top of page

Be a part of the AI revolution in classrooms - Part I


G. Balasubramanian is a doyen of school education in India. He has held several positions of leadership at CBSE, including Director Academics. He was the brain behind the introduction of several innovations at CBSE, which included frontline curriculum, Communicative Approach to Language Teaching, Information Technology, Alternatives to Homework, etc. He is also an author, poet and a sought-after speaker at educational conferences world over.


Over three decades and a half before, when computers made their inroads to schools, they were largely considered as ‘subjects of study’ and they were added as an additional subject to the curriculum. There existed a myth that computers were meant only for students who were good in mathematics and had a technological aptitude. The idea that computers were tools good enough to transact any type of learning and were platforms which could enhance and empower learning, open up possibilities for data analysis, promote analytical thinking and would relieve a number of routine jobs haunted my monotony remained unacceptable for a brief amount of time, due to lack of awareness and the fear of the unknown.

With Artifi­cial Intelligence (AI) opening up its score in the pitches of the classrooms, such a myth is not likely to be there; yet it is quite possible that the human mind known for its pattern making, may still consider this as another piece of knowledge for transaction. It is quite important to demystify this idea among the schools and teachers right in the beginning.

With my minimal understanding of the kind of interventions AI appears to be making in the design of the curriculum and in content development, I do foresee the emerging need for adequate preparation to face the challenges of the classroom. Teachers might have to rewire their brain mechanisms that deal with classroom pedagogy and interactive presentations of the content.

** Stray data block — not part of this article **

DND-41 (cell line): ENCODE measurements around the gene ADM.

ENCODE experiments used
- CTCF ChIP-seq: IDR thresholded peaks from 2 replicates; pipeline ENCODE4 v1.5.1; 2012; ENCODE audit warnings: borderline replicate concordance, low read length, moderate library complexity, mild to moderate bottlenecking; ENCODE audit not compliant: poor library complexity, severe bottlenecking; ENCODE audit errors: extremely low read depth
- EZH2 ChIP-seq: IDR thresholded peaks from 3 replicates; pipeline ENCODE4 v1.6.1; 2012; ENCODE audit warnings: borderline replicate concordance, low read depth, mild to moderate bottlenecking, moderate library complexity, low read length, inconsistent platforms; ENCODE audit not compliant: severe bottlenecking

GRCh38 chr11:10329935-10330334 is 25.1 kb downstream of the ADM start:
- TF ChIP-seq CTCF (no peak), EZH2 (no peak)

Content designs may evolve in new avatars

Content designs on technological platforms may have some new features. With greater possibility of information synthesis, the presentation of contents could become more demonstrative, more functional and more investigative. ‘Design thinking’ experts may have a signifi­cant role to play in identifying learning problems, ideate new methods of communication and put the content to intrinsic tests for promoting curiosity and investigation by the learners.

These new interventions will not scale the diffi­culty levels in understanding but, would indeed provide challenges to the learners to perceive the information from different angles. Reach and operability of the content at the personal level by the learners would largely promote individualised learning.

Classrooms might become less homogeneous, but more engaging.

Classrooms cannot afford to have ‘mass drills’

With greater opportunities for personalised learning encouraging different perceptions to a problem or a concept, teachers cannot afford to have the ‘mass drill’ modes of information processing in classrooms. Teachers might have to address individual curiosities and challenges at the individual level through the platforms of technology. As ‘Artifi­cial Intelligence’ interventions would cease to play their initial magic in a short term, the focus will shift to real learning through technology. Teachers might be called upon to review their content more intrinsically to offer the explanations with a greater exactitude and authenticity...

to be continued.

This article was originally published in magazine in the month of August 2019.


bottom of page